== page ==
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J Urol. 2012 Oct;188(4):1361-8. doi: 10.1016/j.juro.2012.06.004. Epub 2012 Aug 17.

Targeting androgen receptor leads to suppression of prostate cancer via induction of autophagy.

Author information

1
George Whipple Laboratory for Cancer Research, Department of Pathology, University of Rochester Medical Center, Rochester, New York, USA.

Abstract

PURPOSE:

Androgen receptor has a critical role in prostate cancer development and progression. Cell death via autophagy may also contribute to prostate cancer progression. We determined the role and regulatory effects of androgen receptor on the autophagy process of prostate cancer cells.

MATERIALS AND METHODS:

Using a series of morphological approaches, such as transmission electron microscopy, monodansylcadaverine (Sigma®) and GFP-LC3 fluorescence microscopy assay, and Western blot we monitored the autophagic process in 3 pairs of prostate cancer cell lines to study the relationship to androgen receptor signals.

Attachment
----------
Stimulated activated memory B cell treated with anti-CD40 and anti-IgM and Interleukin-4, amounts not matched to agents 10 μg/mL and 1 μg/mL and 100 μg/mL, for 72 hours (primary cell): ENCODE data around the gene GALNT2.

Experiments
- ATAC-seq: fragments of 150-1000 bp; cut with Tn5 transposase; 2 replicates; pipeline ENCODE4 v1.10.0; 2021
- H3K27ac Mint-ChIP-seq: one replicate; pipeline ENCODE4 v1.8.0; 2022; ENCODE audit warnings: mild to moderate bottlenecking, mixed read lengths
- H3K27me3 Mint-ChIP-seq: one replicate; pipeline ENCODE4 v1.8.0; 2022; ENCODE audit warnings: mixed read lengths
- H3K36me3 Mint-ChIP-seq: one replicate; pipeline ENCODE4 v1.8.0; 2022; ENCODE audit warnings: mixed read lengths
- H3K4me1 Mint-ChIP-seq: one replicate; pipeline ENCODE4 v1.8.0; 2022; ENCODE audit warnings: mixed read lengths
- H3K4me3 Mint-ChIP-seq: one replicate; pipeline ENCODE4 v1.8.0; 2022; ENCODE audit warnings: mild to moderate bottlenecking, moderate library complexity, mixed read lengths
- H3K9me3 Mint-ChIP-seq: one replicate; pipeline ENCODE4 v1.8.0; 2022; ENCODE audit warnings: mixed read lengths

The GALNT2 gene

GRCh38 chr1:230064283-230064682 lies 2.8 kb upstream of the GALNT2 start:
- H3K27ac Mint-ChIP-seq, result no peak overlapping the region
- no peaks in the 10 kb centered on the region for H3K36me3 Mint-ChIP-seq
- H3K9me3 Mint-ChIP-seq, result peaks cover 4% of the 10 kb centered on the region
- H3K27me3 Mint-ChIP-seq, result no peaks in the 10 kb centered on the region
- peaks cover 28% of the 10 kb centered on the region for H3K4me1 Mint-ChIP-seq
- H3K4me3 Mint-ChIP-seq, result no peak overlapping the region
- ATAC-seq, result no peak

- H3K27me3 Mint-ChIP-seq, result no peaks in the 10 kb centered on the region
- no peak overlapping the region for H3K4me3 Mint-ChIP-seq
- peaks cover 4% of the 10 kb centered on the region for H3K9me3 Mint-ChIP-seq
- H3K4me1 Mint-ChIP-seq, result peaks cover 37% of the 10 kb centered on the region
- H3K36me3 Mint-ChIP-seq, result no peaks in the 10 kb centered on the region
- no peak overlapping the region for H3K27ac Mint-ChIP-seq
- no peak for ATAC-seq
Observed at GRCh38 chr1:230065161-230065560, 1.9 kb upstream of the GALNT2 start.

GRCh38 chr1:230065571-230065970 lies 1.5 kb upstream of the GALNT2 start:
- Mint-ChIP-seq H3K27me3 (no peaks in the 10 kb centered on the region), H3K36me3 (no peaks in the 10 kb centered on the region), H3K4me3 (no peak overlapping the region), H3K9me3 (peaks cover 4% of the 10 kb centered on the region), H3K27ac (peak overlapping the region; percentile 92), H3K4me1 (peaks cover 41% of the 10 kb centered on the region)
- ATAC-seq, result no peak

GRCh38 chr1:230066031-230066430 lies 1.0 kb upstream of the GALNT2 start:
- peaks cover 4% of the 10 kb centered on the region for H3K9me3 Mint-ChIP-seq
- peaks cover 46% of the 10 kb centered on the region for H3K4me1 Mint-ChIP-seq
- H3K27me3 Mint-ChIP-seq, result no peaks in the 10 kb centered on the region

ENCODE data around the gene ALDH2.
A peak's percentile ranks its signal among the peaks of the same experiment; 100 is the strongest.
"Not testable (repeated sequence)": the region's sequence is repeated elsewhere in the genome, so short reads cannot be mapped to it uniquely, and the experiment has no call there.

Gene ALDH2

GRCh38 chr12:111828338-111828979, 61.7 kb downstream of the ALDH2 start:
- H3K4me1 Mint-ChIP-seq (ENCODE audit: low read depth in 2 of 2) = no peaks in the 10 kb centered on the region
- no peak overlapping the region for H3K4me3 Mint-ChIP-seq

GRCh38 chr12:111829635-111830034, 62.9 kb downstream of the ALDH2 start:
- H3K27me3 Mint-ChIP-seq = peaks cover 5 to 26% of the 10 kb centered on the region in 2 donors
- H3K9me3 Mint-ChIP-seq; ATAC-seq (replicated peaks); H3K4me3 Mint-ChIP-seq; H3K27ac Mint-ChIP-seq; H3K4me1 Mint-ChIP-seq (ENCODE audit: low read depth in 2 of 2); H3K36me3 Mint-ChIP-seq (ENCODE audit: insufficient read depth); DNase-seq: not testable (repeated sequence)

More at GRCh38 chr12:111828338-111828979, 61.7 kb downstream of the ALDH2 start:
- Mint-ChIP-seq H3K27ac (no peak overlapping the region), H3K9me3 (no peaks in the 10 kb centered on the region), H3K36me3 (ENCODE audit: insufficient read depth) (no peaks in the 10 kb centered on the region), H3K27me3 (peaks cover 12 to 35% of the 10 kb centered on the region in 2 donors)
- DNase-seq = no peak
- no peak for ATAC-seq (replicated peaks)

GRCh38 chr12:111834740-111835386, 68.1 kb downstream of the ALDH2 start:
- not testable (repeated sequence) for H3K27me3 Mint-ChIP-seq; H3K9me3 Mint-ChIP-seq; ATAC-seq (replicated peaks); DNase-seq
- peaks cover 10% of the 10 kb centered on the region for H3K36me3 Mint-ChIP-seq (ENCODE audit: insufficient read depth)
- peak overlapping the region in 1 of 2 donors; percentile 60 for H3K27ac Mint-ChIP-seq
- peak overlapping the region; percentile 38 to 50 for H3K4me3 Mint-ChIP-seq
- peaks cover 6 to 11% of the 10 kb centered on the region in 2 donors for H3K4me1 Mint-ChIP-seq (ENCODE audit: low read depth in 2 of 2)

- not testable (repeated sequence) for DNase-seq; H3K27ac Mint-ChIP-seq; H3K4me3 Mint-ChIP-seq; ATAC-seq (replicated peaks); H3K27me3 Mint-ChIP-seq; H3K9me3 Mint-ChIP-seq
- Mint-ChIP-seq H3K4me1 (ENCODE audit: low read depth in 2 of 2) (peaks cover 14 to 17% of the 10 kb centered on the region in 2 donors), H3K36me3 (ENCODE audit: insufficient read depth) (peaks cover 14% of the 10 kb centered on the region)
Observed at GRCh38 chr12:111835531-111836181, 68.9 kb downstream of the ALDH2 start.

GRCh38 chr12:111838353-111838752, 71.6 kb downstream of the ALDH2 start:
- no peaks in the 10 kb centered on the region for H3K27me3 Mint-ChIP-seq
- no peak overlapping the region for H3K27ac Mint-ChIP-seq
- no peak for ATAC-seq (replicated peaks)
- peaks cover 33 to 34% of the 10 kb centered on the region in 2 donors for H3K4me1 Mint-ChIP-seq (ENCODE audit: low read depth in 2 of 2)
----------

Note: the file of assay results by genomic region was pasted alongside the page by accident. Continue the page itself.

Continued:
RESULTS:

Androgen receptor knockdown in androgen receptor positive cells, such as LNCaP or CWRrv1 human prostate cancer cells, led to increased autophagy. Adding functional androgen receptor to androgen receptor negative cells, such as PC3 human prostate cancer cells, resulted in decreased autophagy. This suggests that androgen receptor could have a negative role in regulating autophagy. Mechanism dissection indicated that androgen receptor might repress autophagy via modulation of p62 expression. A therapeutic approach of targeting androgen receptor to increase autophagy using the androgen receptor degradation enhancer ASC-J9® suppressed prostate cancer growth.

CONCLUSIONS:

Findings provide evidence that the androgen receptor might promote prostate cancer cell growth via autophagy down-regulation. Targeting the androgen receptor via ASC-J9 might lead to tumor suppression via the induction of autophagy. This may represent a new, potential therapeutic approach and mechanism for prostate cancer.

PMID:
22906664
DOI:
10.1016/j.juro.2012.06.004
[Indexed for MEDLINE]

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